Trinidad is Unmatched for Colonial Charm
Trinidad, is on Cuba’s southern coast, in Sancti Spiritus Province. It is a town where time seems to have stopped in mid 1800’s. Buildings range from charming to spectacular. All the homes and buildings are appealing with their muted pastel colors, clay-tiled roofs, all connected by narrow, sloping cobblestone streets. Being on a hillside with a central plaza gives lots of gorgeous views.
It is the second most (next to Havana) historic city in Cuba. Also like Havana, Trinidad has a UNESCO recognized Old Town. This town is known for its brightly colored homes, pedestrian-only (people or horse carts) cobblestone streets.
Trinidad is one of the best preserved Colonial towns in all of the Americas. It is like stepping back to mid 19th century. Sugar plantation riches built this city too. Most of the big museums and public buildings were once the mansions of the sugar plantation owners.
This town is hot and humid, even for Cuba. The only way to make the homes bearable in the heat back then was to encourage air circulation. Tall ceilings helped air flow, as did tall windows; almost from floor to ceiling is common. It’s often difficult to tell the doors from the windows, but the windows have wood grills or louvers.
Old Town Trinidad is better preserved than the Habana Vieja. Another difference in the two cities though is the building facades. Old Havana’s unifying feature is its stone column facades of the old buildings: stone columns with stone or wrought iron balconies. Trinidad however, uses a lot of wood. Wood ceilings are common, but so are wood grills and wood louvers on most of the larger buildings. All this exterior wood is not seen in Old Havana.
The city’s 500th birthday was in 2014, so it got additional sprucing up then.
All of Cuba feels like an outdoor art exhibit, but Trinidad is even more so. It has two nicknames: the photographic jewel; and the outdoor museum. It is so well-preserved and colorful that postcard scenes are everywhere.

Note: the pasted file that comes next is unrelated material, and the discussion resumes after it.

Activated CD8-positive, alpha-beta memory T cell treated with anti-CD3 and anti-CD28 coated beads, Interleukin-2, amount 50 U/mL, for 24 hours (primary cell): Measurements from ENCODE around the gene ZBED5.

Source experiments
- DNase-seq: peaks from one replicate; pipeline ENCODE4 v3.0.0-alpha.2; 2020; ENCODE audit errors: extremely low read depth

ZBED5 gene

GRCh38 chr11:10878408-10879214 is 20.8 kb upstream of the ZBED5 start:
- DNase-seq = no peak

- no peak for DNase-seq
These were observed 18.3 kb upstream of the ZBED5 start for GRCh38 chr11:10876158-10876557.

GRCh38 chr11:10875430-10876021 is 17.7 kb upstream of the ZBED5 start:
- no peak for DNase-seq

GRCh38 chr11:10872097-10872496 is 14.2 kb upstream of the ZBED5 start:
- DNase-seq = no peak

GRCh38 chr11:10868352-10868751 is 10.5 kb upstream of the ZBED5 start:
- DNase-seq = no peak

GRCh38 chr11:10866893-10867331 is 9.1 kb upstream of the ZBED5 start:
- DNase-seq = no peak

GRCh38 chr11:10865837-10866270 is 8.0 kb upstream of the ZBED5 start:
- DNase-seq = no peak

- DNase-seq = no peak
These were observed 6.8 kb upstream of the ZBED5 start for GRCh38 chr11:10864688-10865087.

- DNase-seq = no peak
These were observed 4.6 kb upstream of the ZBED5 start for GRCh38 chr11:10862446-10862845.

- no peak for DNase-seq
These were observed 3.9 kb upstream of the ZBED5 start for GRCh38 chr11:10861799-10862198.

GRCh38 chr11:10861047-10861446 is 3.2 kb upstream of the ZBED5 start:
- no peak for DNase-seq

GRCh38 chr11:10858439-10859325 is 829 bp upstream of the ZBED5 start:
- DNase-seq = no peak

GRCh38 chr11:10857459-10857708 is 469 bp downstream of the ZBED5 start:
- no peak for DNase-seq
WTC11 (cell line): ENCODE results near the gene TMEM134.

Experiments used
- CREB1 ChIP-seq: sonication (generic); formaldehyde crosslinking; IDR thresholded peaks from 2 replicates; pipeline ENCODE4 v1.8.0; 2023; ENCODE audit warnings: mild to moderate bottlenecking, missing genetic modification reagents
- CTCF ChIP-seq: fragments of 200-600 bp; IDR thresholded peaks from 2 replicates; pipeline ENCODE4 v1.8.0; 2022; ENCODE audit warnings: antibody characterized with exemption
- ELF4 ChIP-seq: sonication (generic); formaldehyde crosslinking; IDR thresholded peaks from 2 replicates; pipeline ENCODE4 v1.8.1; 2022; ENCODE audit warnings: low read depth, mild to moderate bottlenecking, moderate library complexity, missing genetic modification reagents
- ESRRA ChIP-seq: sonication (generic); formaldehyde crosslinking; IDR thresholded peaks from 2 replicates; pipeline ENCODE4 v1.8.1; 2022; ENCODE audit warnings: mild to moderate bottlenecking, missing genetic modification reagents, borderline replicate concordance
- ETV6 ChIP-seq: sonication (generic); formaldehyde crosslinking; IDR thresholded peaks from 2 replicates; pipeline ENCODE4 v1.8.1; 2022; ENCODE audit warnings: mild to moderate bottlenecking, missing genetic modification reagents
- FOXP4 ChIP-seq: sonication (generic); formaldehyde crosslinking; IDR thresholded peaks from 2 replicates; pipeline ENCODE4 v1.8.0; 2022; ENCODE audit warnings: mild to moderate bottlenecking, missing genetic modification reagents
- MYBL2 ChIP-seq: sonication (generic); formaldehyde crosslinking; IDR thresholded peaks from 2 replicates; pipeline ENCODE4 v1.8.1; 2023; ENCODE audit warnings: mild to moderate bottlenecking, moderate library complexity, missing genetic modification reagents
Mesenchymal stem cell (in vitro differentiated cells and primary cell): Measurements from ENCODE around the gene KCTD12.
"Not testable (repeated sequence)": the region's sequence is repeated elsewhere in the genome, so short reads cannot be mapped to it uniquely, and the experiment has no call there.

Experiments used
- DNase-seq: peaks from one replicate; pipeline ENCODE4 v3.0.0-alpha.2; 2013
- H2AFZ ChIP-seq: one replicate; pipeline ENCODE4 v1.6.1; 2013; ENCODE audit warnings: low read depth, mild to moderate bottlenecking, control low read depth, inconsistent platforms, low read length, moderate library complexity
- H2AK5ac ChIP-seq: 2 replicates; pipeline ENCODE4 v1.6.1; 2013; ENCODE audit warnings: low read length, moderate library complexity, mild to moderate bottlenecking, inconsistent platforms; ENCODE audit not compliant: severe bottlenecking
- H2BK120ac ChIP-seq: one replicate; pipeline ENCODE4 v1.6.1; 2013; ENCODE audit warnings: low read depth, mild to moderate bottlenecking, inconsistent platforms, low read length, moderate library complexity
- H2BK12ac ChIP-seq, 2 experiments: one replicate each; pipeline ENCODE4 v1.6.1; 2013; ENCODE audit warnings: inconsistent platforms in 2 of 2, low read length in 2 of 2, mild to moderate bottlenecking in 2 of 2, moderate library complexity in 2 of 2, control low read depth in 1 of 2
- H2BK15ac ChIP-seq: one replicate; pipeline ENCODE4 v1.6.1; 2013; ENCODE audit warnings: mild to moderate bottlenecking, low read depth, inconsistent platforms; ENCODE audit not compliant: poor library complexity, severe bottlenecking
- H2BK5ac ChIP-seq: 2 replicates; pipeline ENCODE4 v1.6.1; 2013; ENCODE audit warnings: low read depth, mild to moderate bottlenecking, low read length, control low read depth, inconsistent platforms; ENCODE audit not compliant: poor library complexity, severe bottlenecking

Trinidad is built on the side of a hill, so it has sloping cobblestone streets. Even the town square had to be designed for the slope. You will find more tourists in the square than locals though during the day. The royal palms don’t provide much shade so the locals don’t come to the square until evening.
The back drop is the Sierra del Escambray, a mountain range about 10 miles to the north. A few miles south is the south coast’s most beautiful beach, Playa Ancon.
Old Town, Trinidad
In Old Town, Plaza Mayor has the central spot; a relaxing plaza surrounded by impressive buildings. Every plaza has its church., this one is the Iglesia Parroquia de la Santisima Trinidad. It is onis on more Trinidad postcards than any other site. Its altar has the 1713 Christ of the true Cross.
Also on the plaza is Museo Romantico (who wouldn’t want to see a museum with that name). It was once a mansion, but converted to a museum with 1800’s furnishings. The view of the city is awesome from upstairs. Trinidad has a lot of museums; the Museo Historico Municipal on the plaza is the show piece. Another sugar estate mansion, converted to a museum.
Maqueta de Trinidad has a scale model of Trinidad, done in amazing detail, similar to the scale model of Havana.
For a weird experience see Disco Ayala, a nightclub in a huge cave.
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